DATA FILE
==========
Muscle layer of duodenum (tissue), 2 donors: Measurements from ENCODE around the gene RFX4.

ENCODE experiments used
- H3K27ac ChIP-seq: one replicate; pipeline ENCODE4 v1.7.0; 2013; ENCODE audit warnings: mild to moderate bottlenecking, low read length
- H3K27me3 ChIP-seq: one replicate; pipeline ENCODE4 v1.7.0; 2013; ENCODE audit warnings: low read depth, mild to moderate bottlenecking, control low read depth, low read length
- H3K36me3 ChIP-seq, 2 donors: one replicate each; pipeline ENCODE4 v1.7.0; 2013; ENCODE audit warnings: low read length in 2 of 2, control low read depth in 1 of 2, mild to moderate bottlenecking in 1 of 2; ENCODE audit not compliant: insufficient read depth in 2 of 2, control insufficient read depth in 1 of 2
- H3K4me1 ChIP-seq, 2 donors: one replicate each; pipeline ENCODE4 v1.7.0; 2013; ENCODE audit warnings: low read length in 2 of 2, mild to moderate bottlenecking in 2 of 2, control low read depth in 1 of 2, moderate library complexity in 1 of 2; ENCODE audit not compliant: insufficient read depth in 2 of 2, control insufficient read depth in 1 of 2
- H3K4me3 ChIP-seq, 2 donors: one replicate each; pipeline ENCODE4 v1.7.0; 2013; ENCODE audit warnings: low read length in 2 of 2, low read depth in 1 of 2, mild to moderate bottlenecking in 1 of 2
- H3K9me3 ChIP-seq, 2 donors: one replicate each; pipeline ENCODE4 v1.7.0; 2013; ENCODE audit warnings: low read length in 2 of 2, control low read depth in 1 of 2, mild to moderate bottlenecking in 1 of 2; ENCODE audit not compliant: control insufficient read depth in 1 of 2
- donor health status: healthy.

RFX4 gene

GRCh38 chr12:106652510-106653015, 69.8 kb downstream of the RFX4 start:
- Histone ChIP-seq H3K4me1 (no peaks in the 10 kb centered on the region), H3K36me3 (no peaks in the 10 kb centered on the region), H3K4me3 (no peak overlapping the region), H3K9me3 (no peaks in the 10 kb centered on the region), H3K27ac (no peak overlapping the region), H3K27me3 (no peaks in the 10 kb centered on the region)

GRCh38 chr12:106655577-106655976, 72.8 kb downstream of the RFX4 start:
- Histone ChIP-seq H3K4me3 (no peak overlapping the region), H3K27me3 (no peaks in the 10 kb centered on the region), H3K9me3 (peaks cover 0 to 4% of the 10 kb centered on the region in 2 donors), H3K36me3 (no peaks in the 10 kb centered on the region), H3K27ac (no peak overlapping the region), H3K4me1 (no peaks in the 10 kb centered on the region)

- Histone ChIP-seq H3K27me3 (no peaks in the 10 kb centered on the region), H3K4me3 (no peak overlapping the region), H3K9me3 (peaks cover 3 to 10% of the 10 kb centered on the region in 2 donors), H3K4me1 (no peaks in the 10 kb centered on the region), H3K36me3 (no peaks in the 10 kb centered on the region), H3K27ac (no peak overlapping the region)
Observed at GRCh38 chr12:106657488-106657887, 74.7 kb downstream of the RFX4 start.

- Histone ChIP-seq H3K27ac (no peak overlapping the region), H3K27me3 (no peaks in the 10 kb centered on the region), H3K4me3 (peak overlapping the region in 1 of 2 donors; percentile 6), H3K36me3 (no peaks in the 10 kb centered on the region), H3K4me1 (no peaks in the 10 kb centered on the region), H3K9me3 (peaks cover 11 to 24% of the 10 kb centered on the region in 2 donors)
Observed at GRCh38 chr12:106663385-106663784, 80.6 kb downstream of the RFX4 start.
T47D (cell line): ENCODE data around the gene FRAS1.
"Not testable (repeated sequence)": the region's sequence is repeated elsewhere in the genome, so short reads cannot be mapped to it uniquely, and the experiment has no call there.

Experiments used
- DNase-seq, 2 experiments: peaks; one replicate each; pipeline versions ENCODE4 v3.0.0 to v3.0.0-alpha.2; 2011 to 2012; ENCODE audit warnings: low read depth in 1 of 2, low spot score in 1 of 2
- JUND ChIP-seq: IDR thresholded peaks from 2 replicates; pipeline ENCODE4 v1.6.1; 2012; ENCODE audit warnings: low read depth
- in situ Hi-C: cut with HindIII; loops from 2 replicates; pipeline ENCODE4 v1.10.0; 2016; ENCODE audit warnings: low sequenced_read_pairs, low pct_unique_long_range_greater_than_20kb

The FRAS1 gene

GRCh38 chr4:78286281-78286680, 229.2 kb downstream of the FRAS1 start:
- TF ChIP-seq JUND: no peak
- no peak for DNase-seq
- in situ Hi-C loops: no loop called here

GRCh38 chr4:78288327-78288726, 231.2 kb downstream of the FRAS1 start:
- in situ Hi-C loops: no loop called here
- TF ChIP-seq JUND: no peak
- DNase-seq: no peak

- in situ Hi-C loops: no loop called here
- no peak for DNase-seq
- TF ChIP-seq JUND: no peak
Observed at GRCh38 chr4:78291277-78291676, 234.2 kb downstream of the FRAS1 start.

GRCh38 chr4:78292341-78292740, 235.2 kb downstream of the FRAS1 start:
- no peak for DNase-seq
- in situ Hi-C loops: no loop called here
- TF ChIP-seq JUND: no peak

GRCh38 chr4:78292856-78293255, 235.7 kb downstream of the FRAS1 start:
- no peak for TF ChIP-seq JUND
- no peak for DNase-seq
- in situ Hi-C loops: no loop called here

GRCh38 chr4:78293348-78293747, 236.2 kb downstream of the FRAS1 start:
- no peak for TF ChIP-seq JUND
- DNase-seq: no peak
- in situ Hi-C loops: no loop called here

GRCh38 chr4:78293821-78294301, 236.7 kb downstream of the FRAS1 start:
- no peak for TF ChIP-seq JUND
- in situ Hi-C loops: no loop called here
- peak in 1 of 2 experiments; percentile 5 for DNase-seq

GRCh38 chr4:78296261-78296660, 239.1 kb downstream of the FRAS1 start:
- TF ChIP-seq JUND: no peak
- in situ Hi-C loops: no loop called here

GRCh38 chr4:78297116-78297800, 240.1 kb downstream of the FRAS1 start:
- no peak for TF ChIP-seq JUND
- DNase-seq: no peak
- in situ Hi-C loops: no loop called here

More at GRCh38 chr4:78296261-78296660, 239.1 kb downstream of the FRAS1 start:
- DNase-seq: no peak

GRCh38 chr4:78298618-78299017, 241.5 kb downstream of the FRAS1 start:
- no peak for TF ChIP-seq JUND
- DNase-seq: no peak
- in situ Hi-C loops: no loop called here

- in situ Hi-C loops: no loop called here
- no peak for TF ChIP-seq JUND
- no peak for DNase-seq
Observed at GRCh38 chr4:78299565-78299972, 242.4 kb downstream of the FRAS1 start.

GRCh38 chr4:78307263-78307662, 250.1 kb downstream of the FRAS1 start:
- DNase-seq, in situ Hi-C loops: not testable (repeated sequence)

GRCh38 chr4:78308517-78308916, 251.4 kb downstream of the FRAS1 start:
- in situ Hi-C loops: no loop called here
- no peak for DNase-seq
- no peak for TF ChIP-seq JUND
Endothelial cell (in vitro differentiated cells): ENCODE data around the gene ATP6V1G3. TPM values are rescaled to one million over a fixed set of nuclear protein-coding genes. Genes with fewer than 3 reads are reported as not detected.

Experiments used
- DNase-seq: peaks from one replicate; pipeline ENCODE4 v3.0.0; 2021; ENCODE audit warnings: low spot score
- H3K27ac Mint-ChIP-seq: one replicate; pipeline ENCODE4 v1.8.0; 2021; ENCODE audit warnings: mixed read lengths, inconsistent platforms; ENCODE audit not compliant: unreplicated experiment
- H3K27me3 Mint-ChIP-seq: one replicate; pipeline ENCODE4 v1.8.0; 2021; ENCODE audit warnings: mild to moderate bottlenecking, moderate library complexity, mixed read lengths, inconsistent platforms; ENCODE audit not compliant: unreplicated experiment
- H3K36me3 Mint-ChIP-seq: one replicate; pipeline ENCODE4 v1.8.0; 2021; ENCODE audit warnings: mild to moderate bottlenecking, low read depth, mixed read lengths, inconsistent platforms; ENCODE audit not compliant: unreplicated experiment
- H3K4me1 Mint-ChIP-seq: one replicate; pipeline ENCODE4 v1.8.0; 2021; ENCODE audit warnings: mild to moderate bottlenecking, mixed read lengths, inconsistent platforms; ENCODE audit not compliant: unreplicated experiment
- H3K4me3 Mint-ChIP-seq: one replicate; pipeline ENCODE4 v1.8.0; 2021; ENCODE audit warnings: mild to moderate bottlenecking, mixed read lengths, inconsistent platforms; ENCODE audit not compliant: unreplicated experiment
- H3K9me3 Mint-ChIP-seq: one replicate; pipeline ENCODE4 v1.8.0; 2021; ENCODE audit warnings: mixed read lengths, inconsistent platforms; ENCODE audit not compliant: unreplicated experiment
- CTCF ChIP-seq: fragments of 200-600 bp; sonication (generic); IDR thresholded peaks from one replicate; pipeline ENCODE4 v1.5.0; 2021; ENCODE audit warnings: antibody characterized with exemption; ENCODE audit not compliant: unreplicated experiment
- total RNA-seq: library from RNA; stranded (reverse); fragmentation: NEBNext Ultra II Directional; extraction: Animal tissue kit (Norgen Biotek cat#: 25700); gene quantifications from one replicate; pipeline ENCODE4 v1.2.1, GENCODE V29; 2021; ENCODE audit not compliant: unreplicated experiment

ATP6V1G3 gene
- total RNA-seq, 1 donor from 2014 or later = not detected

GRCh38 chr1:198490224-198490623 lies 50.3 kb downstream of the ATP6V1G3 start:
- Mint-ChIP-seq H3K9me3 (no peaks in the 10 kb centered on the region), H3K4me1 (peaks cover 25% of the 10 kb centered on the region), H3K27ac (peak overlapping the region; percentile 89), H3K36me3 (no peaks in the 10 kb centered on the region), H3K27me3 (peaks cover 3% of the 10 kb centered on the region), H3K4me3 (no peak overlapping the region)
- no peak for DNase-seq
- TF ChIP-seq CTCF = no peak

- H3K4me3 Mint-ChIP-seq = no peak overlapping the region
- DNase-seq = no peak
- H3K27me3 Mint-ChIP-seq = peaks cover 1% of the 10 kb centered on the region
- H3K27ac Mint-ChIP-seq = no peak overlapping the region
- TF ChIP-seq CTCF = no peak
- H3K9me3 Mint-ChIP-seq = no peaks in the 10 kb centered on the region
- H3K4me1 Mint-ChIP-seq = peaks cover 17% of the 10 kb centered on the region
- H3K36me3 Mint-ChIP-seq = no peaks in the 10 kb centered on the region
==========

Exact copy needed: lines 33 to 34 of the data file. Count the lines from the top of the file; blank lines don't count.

- DNase-seq: no peak

- in situ Hi-C loops: no loop called here